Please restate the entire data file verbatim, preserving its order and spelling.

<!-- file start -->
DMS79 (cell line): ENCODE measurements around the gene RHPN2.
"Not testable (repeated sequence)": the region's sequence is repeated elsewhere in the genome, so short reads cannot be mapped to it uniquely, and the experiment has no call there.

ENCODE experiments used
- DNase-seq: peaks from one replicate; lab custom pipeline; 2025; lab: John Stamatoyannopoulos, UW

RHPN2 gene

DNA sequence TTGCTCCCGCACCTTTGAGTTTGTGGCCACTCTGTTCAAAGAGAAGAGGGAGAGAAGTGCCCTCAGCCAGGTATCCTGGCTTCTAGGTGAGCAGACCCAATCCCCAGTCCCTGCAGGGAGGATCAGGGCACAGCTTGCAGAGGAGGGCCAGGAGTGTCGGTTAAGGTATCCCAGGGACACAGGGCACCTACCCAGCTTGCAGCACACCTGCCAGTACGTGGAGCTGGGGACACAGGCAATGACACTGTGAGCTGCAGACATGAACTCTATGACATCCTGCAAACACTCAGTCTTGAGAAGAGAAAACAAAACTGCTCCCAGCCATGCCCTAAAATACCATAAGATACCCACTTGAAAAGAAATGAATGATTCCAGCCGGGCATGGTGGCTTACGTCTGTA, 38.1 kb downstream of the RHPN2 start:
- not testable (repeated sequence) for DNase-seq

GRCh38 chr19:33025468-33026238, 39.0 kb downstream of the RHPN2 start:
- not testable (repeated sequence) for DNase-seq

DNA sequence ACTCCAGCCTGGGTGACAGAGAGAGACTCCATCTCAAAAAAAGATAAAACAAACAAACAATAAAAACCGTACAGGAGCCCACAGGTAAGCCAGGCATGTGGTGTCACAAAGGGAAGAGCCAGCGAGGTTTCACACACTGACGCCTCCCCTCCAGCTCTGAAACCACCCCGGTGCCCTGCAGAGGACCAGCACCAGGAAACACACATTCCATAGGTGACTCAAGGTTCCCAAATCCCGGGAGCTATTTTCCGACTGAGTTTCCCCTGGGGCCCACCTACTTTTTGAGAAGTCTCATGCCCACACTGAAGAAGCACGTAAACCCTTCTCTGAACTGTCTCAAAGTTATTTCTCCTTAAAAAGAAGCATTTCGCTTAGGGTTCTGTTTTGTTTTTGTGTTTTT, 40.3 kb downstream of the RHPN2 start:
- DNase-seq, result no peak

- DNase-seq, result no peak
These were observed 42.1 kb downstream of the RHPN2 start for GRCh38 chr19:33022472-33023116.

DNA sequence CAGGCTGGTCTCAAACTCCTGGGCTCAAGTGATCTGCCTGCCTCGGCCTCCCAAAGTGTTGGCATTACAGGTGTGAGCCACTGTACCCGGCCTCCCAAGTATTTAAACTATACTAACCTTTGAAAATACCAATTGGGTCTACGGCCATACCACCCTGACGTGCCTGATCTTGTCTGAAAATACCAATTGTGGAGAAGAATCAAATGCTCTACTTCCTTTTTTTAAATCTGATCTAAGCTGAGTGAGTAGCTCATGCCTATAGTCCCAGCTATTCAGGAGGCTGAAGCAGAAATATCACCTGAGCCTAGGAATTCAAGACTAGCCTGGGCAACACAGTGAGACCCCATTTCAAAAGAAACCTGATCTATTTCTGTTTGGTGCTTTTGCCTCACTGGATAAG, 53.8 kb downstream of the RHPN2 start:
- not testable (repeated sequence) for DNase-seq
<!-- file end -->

DMS79 (cell line): ENCODE measurements around the gene RHPN2.
"Not testable (repeated sequence)": the region's sequence is repeated elsewhere in the genome, so short reads cannot be mapped to it uniquely, and the experiment has no call there.

ENCODE experiments used
- DNase-seq: peaks from one replicate; lab custom pipeline; 2025; lab: John Stamatoyannopoulos, UW

RHPN2 gene

DNA sequence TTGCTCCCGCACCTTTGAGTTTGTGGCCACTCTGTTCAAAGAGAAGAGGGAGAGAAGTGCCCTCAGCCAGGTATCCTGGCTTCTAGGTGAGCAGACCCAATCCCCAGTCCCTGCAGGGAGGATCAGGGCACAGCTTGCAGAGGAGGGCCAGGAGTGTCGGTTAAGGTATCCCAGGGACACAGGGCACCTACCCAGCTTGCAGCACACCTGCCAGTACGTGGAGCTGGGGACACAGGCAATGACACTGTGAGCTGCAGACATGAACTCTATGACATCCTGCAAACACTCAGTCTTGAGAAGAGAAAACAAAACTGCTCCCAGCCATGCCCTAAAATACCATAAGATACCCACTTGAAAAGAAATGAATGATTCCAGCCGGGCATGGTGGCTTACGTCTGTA, 38.1 kb downstream of the RHPN2 start:
- not testable (repeated sequence) for DNase-seq

GRCh38 chr19:33025468-33026238, 39.0 kb downstream of the RHPN2 start:
- not testable (repeated sequence) for DNase-seq

DNA sequence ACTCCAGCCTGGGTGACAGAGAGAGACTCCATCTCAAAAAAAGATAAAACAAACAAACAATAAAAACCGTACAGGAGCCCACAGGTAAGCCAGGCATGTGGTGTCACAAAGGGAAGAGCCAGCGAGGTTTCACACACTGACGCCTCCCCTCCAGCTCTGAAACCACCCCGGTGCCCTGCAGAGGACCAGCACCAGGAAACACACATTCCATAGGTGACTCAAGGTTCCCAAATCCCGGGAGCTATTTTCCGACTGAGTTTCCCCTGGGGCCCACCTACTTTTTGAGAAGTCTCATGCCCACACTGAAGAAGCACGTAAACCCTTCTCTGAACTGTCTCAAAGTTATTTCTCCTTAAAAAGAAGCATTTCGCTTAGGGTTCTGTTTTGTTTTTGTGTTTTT, 40.3 kb downstream of the RHPN2 start:
- DNase-seq, result no peak

- DNase-seq, result no peak
These were observed 42.1 kb downstream of the RHPN2 start for GRCh38 chr19:33022472-33023116.

DNA sequence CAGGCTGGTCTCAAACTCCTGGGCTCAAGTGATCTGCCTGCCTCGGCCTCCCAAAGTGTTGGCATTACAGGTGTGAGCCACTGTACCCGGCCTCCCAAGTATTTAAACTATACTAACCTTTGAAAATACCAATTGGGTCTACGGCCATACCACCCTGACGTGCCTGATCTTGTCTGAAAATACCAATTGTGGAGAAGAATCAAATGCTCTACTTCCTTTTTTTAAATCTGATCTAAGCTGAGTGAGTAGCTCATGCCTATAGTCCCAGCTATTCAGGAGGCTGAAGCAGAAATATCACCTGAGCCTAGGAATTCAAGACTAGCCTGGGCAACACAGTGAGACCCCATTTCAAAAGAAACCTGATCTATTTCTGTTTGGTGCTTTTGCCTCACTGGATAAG, 53.8 kb downstream of the RHPN2 start:
- not testable (repeated sequence) for DNase-seq